The cynic contingent that figured the New York Rangers had depleted their supply of energy and luck in beating the New York Islanders Sunday had to be disappointed tonight, as the Rangers shut out the visitors for almost three periods for a 3-1 victory.

It evened the best-of-seven Patrick Division final series at two games apiece, with Game 5 set Wednesday in Uniondale, N.Y., and increased the Islanders' respect for their rivals.

"I gotta say, (Ranger goaltender) Eddie Mio stoned us," said Bob Nystrom. "He was really the factor."

Indeed, Mio's presence in the net, and tougher defensive play by the Rangers, frustrated the Islanders from the beginning of the game until more than halfway through the final period.

George McPhee's goal at 2:51 of the first period, set up by Ron Duguay, provided the early cushion the Rangers needed, as the Islanders tried to organize an attack and were thwarted on every attempt, despite a total of 36 shots on goal.

But the Rangers didn't get a bigger edge until late in the game, when Mio cleared the puck out to Anders Hedberg near center ice. Hedberg took off with the puck, tossing it over to Mark Pavelich, who put it behind Rollie Melanson at 10:40 of the final period.

"I felt that second goal was so important," Hedberg said later. "I knew whoever got that next goal would go up. It broke things open."

And two minutes later, when Reijo Ruotsalainen picked up the puck on a Mike McEwen giveaway, he scored to ensure that things would stay that way.

The Islanders, who had played catch-up hockey throughout the last period of Sunday night's game and came within a goal of gaining a tie, did get one goal, when Greg Gilbert skated around Mio's net, trying to stuff the puck between his pads. Brent Sutter was standing in the crease and was originally credited with the goal, but it was Gilbert's stick that poked it in at 18:22.

"Maybe after we'd scored four goals in the last period the night before, we expected a different kind of game," Nystrom said. "But they played well."

Rangers Coach Herb Brooks termed Sunday's final period a "built-in lesson" for his club. "At our afternoon team meeting, there was some displeasure that was mentioned, basically about concentration," he said. "The fact that we had that questionable period where there was a comeback helped us to turn around some things after letting it slide."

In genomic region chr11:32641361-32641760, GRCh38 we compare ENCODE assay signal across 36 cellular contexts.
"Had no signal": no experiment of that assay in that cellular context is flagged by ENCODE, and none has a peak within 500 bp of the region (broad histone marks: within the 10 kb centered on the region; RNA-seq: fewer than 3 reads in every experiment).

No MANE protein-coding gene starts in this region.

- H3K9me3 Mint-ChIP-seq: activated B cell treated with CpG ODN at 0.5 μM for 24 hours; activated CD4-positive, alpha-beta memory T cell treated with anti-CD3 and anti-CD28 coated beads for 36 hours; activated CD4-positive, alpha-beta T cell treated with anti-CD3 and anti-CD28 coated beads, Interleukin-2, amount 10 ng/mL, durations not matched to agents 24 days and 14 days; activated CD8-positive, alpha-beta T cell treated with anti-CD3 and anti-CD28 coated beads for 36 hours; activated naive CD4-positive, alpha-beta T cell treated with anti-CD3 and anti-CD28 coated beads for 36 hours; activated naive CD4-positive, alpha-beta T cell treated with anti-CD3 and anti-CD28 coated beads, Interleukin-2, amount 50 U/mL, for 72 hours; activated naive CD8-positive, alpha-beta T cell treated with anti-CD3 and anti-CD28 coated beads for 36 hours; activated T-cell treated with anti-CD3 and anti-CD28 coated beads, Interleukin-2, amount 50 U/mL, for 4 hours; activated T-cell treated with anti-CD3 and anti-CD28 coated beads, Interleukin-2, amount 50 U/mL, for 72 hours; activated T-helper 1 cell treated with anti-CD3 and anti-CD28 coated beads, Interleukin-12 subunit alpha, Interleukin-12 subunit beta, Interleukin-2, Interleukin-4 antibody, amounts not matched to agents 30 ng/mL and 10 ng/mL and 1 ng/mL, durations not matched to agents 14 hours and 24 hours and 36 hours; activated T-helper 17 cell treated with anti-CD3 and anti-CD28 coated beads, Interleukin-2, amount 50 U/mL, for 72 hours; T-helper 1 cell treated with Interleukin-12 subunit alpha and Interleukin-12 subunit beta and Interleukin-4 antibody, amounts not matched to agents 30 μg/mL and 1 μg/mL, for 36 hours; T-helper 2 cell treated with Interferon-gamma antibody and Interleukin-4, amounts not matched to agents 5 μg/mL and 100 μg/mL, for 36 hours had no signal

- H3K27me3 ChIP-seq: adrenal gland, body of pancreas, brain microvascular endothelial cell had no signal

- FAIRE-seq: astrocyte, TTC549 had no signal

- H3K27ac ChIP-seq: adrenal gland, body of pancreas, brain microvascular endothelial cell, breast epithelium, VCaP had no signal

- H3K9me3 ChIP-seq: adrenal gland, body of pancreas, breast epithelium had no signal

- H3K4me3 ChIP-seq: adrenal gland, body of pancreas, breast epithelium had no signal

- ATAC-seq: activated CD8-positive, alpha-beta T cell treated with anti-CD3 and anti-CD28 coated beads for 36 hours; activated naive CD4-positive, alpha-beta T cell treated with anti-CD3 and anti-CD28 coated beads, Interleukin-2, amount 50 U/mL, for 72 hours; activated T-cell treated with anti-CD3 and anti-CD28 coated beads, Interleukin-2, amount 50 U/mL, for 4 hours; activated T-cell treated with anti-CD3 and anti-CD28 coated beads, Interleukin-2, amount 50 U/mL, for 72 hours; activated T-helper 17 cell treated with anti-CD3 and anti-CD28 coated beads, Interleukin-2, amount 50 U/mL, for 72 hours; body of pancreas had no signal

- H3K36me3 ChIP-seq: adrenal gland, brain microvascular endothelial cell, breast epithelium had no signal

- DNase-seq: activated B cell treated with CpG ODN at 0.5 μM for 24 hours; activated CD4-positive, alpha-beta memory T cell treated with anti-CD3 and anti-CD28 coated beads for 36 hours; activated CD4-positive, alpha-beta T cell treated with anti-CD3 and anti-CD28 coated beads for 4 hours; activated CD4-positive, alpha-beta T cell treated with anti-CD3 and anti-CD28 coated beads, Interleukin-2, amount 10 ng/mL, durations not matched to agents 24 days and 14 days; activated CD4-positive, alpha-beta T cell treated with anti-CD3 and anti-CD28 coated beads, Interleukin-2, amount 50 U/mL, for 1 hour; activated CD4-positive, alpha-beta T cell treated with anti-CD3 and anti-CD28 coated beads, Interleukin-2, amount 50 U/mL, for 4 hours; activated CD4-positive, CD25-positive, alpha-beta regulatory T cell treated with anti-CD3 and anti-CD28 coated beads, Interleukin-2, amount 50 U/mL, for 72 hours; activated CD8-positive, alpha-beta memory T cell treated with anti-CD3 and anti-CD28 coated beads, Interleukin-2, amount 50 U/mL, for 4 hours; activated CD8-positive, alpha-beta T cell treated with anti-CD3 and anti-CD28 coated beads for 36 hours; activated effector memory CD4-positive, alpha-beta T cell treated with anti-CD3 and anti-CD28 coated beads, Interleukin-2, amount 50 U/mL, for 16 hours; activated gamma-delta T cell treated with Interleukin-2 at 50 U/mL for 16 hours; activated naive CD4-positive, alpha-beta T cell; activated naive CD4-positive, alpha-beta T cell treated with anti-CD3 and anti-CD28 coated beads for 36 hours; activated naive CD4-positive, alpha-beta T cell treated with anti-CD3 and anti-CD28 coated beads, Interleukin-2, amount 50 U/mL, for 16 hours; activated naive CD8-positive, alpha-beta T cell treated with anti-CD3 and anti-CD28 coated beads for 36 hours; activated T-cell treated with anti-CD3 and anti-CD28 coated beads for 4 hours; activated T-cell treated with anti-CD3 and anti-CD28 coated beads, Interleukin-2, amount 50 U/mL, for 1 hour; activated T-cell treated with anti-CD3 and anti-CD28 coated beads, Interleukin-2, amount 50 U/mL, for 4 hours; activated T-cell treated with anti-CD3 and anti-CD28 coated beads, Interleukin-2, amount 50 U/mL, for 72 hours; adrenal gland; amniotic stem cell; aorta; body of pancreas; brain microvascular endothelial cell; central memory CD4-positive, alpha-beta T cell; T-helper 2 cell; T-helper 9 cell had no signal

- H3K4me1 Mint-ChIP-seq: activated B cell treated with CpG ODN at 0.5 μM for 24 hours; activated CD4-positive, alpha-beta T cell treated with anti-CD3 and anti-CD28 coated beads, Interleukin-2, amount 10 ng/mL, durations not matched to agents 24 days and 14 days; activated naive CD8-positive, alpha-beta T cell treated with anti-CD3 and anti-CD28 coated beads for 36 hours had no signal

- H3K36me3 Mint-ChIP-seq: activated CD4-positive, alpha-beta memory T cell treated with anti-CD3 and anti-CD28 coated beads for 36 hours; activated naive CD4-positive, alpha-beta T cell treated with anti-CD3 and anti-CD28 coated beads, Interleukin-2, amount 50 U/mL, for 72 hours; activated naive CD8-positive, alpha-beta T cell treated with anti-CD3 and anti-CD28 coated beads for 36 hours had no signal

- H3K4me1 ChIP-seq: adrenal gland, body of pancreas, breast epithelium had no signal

The Islanders, still playing without Bryan Trottier, who had injured his left knee in the first game of the series, spent too much time trying to counteract the Rangers' weaving, circling offense to repeat their feat of Sunday night.

"We had a lot of good chances, and I don't think they (the Rangers) had as many chances as they had in the third game," said Nystrom, whose third-period elbowing of Tom Laidlaw resulted in Laidlaw being sent to the hospital with a possible concussion. "I don't really think we failed. The goals they got in the third period were good efforts. But we can't start feeling sorry for ourselves now. It's still the first team that wins four."

Although the Islanders had played a superb game on Friday, the first time Trottier was scratched, they seemed to miss his presence more in each of the successive games. And his linemate Mike Bossy was nearly invisible tonight, getting just three shots on goal, bouncing one off a goal post.

Trottier said after tonight's game that he would play when the series resumes. Asked if his injury had cleared sufficiently for his return, he said, "I'll have to be ready."